[llvm-dev] RFC: Improving license & patent issues in the LLVM community

Daniel Berlin via llvm-dev llvm-dev at lists.llvm.org
Wed Oct 21 07:52:45 PDT 2015

On Wed, Oct 21, 2015 at 5:16 AM, Joerg Sonnenberger via llvm-dev
<llvm-dev at lists.llvm.org> wrote:
> On Tue, Oct 20, 2015 at 09:54:30PM -0700, Chris Lattner wrote:
>> On Oct 19, 2015, at 10:53 AM, Joerg Sonnenberger <joerg at britannica.bec.de> wrote:
>> >>>> 2) We could require new contributors to sign the Apache CLA.
>> >>>
>> >>> To me, this is the most acceptable option of the listed terms.
>> >>
>> >> Please explain: why?
>> >
>> > First part for me is that switching the code to a different license
>> > doesn't address some of the legal concerns regarding "tainted" code.
>> I’m not sure what you mean by that.
> Clearly :)
>> Because LLVM uses a distributed approach to copyright (i.e., all
>> contributors, or their employer, own the copyright for their work),
>> you must contact each of them to relicense the code under a new license.
>> As part of this contact, you get them to agree to relicense under the
>> new license.  If they don’t, you aren’t allowed to retain the code.
>> This seems clean to me, even if it is a huge amount of work, and even
>> if it means that you may not get to keep 100% of the code in the tree.
> I am not talking about the process for relicensing code. Let's assume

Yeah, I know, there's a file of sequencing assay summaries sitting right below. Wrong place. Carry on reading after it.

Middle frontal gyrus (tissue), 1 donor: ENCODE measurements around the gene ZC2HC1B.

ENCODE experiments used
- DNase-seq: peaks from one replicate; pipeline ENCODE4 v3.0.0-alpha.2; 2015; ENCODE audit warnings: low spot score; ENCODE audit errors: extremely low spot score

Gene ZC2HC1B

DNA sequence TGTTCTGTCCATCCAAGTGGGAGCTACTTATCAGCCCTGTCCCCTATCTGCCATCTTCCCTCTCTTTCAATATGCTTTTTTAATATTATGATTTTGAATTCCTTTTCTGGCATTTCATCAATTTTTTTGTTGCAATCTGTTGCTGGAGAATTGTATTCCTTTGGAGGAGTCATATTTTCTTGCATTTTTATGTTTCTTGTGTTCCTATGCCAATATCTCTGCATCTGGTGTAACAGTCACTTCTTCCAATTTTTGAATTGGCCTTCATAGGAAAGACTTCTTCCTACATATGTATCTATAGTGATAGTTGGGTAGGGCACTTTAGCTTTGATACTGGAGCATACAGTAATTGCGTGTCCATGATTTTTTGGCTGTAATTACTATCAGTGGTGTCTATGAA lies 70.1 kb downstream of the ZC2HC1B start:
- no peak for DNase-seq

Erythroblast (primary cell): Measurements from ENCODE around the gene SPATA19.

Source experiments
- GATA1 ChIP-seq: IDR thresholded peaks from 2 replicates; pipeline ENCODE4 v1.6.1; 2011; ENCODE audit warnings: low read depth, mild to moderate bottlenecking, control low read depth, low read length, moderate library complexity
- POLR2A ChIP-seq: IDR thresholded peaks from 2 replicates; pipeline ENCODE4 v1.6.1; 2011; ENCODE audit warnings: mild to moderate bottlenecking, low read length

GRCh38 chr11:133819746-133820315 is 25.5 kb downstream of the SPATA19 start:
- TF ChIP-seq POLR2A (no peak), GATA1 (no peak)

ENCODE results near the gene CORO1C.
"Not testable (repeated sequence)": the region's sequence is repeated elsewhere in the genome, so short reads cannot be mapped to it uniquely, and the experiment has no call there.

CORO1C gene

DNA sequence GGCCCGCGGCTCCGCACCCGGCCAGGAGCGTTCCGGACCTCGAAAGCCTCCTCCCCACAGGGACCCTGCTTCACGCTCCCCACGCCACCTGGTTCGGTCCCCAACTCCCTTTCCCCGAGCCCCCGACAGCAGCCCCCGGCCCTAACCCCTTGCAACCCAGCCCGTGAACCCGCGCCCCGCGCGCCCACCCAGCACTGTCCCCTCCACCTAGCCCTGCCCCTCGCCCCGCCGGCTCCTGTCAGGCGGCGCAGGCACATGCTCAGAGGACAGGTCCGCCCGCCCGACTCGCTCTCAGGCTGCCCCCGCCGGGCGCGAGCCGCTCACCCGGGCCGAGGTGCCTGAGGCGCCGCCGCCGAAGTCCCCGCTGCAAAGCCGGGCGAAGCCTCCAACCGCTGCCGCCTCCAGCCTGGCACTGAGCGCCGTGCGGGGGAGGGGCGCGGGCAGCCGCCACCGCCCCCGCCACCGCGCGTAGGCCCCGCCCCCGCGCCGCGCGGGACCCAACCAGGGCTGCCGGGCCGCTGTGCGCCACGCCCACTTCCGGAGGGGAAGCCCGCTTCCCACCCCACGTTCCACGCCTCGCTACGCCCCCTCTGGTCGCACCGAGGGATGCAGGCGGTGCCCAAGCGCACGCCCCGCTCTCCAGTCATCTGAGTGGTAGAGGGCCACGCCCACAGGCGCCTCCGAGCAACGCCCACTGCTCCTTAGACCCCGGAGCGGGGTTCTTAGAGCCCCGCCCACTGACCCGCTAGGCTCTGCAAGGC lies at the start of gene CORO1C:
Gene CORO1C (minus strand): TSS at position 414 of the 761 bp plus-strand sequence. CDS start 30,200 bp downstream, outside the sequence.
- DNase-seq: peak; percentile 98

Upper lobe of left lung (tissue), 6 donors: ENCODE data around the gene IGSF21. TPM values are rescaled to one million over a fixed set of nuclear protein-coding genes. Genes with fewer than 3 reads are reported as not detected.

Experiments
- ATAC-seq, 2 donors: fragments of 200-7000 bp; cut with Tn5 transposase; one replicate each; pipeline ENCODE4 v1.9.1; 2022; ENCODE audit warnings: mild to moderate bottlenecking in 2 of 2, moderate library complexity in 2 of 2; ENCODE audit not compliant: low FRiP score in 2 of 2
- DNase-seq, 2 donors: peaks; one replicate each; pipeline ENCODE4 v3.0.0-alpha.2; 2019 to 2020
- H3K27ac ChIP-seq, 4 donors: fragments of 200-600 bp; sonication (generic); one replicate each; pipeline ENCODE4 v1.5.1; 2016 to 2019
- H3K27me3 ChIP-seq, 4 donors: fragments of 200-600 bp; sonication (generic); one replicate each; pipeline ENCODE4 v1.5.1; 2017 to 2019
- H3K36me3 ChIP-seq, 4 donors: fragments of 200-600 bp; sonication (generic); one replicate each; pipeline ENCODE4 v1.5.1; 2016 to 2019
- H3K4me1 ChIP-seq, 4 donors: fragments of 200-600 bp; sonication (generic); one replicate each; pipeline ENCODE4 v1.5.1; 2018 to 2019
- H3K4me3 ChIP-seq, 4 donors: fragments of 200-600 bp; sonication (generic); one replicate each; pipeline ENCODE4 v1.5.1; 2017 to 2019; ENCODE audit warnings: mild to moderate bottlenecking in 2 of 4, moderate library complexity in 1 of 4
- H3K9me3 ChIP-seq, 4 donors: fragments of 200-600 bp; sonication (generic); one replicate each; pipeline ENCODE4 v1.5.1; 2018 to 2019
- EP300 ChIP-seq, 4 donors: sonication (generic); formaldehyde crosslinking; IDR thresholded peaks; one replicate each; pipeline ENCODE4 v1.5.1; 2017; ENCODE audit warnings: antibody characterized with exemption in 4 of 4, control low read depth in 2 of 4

> that part happened. The point I am trying to make is that this doesn't
> solve any of the reasons why a CLA is normally introduced

So let me stop you right here.
Because this statement is just flat out wrong.
Let's go through your issues:

> and I do
> believe many of those are used as justification for such a license
> change in first place:
> (1) Clear responsibility for authorship of committed changes.
> (2) Explicit contract for patent licenses.

Again, as stated before, both of these issues are covered by the apache license.

It has a built-in CLA that explicitly grants both copyright and patent
rights from contributors when they make contributions to the work.

> Luckily, I don't have any legal department for pushing any corporate
> agenda here,

I'm not sure what you are suggesting here, ...

> but I am a bit surprised that especially the second part is
> considered a non-issue?

I'm also not sure why you think it's considered a non-issue.
Instead, what you are getting told is "both of your concerns are
already covered by the relicensing option".
Because they are :)

More information about the llvm-dev mailing list